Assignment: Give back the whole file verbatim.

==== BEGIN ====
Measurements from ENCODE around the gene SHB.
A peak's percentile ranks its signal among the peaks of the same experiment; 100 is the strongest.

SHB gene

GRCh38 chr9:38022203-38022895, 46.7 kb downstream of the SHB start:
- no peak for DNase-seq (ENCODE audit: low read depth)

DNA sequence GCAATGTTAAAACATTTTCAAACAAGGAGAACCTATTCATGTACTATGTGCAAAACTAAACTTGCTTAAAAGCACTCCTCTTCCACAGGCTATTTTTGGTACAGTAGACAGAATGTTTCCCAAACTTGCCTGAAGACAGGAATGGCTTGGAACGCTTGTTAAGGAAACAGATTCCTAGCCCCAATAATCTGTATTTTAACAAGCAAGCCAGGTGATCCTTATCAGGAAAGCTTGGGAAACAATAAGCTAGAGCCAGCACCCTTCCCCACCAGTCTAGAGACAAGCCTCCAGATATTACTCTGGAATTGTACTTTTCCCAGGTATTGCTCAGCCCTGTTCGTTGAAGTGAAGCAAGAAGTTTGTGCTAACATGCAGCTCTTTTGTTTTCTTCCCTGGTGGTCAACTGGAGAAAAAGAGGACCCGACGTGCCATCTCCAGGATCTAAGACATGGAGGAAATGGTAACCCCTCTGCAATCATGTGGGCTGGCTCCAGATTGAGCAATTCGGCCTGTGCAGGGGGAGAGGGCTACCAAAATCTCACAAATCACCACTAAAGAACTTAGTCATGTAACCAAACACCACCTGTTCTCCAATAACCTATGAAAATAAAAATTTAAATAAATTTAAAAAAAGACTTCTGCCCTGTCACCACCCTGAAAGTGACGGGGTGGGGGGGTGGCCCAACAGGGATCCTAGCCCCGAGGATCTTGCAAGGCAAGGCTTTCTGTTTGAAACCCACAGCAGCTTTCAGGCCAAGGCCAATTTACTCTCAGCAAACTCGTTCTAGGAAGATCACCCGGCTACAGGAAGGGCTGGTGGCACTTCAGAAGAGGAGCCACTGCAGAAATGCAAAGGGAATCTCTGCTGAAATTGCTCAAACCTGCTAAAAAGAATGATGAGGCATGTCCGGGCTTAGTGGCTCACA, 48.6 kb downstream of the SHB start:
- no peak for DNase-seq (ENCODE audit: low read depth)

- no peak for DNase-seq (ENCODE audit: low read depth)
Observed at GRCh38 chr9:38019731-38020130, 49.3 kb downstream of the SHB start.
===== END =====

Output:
Measurements from ENCODE around the gene SHB.
A peak's percentile ranks its signal among the peaks of the same experiment; 100 is the strongest.

SHB gene

GRCh38 chr9:38022203-38022895, 46.7 kb downstream of the SHB start:
- no peak for DNase-seq (ENCODE audit: low read depth)

DNA sequence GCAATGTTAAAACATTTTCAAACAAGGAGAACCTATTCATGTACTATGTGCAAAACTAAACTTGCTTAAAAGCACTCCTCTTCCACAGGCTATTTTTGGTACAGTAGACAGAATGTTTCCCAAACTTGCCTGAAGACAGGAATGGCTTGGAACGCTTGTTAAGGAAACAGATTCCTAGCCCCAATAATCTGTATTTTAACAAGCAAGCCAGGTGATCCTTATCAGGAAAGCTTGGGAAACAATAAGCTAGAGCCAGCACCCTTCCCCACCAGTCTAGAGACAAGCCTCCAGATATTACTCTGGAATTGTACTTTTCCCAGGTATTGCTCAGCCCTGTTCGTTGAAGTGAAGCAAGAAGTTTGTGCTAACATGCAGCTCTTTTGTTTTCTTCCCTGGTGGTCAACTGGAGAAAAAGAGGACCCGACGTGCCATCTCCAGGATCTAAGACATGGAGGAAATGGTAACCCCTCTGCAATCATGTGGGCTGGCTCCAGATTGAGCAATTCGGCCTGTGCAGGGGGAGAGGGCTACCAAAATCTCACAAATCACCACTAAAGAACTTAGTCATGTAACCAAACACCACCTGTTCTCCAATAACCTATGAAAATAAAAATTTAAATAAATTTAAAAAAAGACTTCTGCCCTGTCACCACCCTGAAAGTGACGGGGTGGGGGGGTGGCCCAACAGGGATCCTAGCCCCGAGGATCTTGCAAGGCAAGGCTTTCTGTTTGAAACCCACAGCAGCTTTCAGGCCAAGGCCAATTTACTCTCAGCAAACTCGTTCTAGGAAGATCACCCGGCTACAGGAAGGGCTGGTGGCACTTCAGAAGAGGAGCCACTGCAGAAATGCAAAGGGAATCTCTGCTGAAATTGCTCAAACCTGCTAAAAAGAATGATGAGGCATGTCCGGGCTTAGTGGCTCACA, 48.6 kb downstream of the SHB start:
- no peak for DNase-seq (ENCODE audit: low read depth)

- no peak for DNase-seq (ENCODE audit: low read depth)
Observed at GRCh38 chr9:38019731-38020130, 49.3 kb downstream of the SHB start.